BugTraq
Weaknesses in LEAP Challenge/Response Oct 06 2003 12:06PM
Joshua Wright (Joshua Wright jwu edu) (1 replies)
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In August 2003, I sent a tool I had written to the Cisco PSIRT team
that exploited weaknesses in the LEAP challenge/response
authentication mechanism. This tool leveraged large password lists
to efficiently launch offline dictionary attacks against LEAP user
accounts, collected through passive sniffing or active
disassociate/reassociate techniques.

The Cisco LEAP challenge/response mechanism is just a modified
version of MS-CHAPv2, as documented on the cisco.com website [1].
The MS-CHAPv2 protocol is known to be weak, as documented in many
sources.

My concern when learning about the architecture of the LEAP protocol
was that Cisco was continuing to push LEAP to customers in their CCX
program as a way to gain market share, over stronger wireless
authentication protocols such as PEAP and TTLS. After presenting
this information at the Defcon 11 conference [2], Cisco released a
PSIRT notice that referenced their internal documentation, making
customers aware that LEAP was vulnerable to dictionary attacks [3].
This notice was very subtle, and despite my asking Cisco to reword
the notice to include stronger language that would prompt people who
are using LEAP to take the flaw seriously, Cisco would not modify the
notice.

I am not the first person to identify this weakness, and I know that
other people have written code (that is likely far better than my own
code) to exploit this flaw but have remained quiet while Cisco
prepares an alternate, stronger authentication mechanism for
customers. In an effort to give Cisco and their customers time to
react to this flaw, I told Cisco I would not release my attack code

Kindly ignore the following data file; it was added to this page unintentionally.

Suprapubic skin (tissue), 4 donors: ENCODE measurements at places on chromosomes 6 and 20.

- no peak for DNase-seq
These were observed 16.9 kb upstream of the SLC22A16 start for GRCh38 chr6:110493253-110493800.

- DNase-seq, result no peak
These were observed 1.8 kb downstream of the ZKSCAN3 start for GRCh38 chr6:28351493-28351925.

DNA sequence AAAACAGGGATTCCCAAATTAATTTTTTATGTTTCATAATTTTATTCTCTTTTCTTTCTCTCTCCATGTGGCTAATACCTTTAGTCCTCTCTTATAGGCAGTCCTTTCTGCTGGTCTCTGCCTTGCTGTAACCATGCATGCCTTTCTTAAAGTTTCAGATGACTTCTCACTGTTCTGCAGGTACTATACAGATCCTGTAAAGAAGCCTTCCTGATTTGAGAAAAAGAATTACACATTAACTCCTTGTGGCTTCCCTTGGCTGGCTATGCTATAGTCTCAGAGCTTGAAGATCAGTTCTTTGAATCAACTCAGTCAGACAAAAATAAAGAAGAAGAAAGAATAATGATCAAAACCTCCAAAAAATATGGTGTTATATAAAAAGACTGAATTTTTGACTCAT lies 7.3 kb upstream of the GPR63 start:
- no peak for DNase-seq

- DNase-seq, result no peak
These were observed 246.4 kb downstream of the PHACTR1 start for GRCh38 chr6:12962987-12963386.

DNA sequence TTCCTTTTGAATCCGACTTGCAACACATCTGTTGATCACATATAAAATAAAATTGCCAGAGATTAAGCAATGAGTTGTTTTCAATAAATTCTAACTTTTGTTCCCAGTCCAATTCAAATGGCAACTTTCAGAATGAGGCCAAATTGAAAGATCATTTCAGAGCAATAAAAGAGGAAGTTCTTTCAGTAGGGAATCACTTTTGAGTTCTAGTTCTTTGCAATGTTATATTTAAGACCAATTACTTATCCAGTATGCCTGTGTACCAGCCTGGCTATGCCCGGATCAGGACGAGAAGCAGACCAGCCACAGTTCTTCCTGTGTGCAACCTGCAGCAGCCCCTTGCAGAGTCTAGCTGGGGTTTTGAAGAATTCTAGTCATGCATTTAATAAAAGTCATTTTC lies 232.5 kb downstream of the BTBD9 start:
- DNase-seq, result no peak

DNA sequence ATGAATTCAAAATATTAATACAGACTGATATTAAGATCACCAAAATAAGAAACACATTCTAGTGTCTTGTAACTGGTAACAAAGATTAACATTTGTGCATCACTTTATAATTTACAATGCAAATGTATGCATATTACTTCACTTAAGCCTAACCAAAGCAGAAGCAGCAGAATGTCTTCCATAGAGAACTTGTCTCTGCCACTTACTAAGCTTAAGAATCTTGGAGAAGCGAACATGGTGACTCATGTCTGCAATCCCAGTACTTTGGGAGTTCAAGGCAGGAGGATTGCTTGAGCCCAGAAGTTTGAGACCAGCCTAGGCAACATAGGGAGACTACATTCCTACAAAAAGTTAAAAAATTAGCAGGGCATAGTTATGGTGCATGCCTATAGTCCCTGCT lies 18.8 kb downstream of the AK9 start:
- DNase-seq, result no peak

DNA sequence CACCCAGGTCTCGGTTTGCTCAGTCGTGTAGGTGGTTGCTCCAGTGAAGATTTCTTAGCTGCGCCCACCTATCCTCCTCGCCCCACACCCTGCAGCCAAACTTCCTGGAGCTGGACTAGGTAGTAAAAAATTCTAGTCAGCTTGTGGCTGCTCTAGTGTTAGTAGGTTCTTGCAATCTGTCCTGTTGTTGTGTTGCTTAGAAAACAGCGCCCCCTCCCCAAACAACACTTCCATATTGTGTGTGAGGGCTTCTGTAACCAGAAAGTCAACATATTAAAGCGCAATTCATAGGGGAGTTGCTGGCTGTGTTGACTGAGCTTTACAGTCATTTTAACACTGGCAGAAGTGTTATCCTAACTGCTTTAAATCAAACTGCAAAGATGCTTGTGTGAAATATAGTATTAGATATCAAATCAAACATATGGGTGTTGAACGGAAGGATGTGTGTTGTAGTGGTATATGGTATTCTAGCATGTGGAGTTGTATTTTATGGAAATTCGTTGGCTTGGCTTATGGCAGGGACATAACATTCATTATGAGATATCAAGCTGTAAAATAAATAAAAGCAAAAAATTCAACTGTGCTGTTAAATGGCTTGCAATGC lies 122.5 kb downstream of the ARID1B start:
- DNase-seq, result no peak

for 6 months, starting in August 2003. I plan to keep this promise,
although it may be moot since other exploit code has been posted to
public forums that exploits the same challenge/response flaw.

Customers using LEAP should be aware that the usernames and password
of their user account are exposed, and should plan for the deployment
of an alternate authentication mechanisms such as PEAP or TTLS.
Disabling user accounts after successive failed login attempts will
not help protect against unauthorized access, since this is an
offline attack that can be run at the attacker's leisure. At a bare
minimum, LEAP users should immediately audit and expire user
passwords that are based on dictionary words, or common derivations.

- -Joshua Wright
Senior Network and Security Architect
Johnson & Wales University
Joshua.Wright (at) jwu (dot) edu [email concealed]
http://home.jwu.edu/jwright/

pgpkey: http://home.jwu.edu/jwright/pgpkey.htm
fingerprint: FDA5 12FC F391 3740 E0AE BDB6 8FE2 FC0A D44B 4A73

[1] "802.11 Wireless LAN Security White Paper",
http://www.cisco.com/en/US/netsol/ns110/ns175/ns176/ns178/networking_s
olutions_white_paper09186a00800b469f.shtml (section 5 - "Cisco LEAP
Architecture").

[2] "Weaknesses in LEAP Challenge/Response",
http://home.jwu.edu/jwright/presentations/asleap-defcon.pdf.

[3] "Dictionary Attack on Cisco LEAP",
http://www.cisco.com/warp/public/707/cisco-sn-20030802-leap.shtml.

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[ reply ]
Re: Weaknesses in LEAP Challenge/Response Oct 07 2003 07:11PM
Sharad Ahlawat (sahlawat cisco com)


 

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